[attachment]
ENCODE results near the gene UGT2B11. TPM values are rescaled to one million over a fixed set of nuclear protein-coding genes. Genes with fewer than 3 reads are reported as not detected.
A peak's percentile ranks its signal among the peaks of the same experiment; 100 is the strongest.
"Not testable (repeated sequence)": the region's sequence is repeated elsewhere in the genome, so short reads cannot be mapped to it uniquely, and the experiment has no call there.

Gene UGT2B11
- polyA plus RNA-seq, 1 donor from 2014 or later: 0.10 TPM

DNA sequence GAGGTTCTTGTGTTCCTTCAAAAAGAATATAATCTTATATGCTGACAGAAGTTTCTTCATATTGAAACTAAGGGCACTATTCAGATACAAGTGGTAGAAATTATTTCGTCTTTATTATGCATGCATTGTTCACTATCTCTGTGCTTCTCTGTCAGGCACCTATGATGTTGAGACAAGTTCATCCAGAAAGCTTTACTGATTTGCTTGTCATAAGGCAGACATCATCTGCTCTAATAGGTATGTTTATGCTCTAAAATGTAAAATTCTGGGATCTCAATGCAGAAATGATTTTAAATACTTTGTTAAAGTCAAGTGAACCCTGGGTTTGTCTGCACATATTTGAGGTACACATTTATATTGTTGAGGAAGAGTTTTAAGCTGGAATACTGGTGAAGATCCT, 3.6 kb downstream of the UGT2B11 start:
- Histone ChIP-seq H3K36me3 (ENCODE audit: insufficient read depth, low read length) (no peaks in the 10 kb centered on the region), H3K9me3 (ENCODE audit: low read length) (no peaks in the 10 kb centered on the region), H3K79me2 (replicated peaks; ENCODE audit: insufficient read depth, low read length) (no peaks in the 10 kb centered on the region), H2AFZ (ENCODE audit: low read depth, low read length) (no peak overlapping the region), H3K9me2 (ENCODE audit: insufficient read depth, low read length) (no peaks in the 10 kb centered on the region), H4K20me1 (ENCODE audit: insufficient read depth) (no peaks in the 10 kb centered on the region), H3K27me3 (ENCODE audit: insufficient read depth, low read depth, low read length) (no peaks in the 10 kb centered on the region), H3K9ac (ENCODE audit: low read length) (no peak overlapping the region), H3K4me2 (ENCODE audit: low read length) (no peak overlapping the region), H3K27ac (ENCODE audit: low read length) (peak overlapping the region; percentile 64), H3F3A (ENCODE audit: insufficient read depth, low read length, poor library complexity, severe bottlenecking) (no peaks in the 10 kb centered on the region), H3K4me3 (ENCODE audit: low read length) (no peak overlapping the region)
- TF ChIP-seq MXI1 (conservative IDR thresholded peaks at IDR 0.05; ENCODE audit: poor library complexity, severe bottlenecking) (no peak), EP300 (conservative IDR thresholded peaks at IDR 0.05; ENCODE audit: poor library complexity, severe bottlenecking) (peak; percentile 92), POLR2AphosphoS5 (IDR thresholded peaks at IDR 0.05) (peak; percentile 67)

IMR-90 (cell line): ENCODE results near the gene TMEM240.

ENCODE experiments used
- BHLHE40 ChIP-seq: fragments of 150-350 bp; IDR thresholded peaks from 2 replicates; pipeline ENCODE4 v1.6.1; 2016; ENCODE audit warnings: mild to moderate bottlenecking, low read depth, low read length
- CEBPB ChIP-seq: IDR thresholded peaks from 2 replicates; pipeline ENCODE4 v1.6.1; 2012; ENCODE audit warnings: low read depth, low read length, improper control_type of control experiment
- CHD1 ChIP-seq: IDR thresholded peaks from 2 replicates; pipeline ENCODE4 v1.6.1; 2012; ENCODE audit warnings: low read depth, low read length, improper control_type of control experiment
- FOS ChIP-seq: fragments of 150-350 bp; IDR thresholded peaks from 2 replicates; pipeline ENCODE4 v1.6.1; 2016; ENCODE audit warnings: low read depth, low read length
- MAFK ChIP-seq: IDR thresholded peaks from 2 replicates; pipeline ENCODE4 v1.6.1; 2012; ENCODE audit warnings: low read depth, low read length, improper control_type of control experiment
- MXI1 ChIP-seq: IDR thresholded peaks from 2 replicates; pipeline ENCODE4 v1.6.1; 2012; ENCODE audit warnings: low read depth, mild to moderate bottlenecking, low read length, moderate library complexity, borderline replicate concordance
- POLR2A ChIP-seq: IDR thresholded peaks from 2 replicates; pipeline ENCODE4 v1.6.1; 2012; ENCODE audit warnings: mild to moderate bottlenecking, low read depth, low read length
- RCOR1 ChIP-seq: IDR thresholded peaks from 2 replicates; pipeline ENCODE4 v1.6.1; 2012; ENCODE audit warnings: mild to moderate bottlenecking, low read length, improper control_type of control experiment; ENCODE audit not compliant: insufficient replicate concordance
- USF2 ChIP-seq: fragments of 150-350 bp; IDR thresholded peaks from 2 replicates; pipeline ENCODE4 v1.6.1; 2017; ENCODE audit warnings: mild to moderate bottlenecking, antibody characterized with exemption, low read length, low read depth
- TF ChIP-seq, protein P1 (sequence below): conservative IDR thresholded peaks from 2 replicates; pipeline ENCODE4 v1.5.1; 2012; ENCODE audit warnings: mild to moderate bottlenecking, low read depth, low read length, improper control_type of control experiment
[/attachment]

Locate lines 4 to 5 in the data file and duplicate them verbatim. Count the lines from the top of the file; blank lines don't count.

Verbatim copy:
Gene UGT2B11
- polyA plus RNA-seq, 1 donor from 2014 or later: 0.10 TPM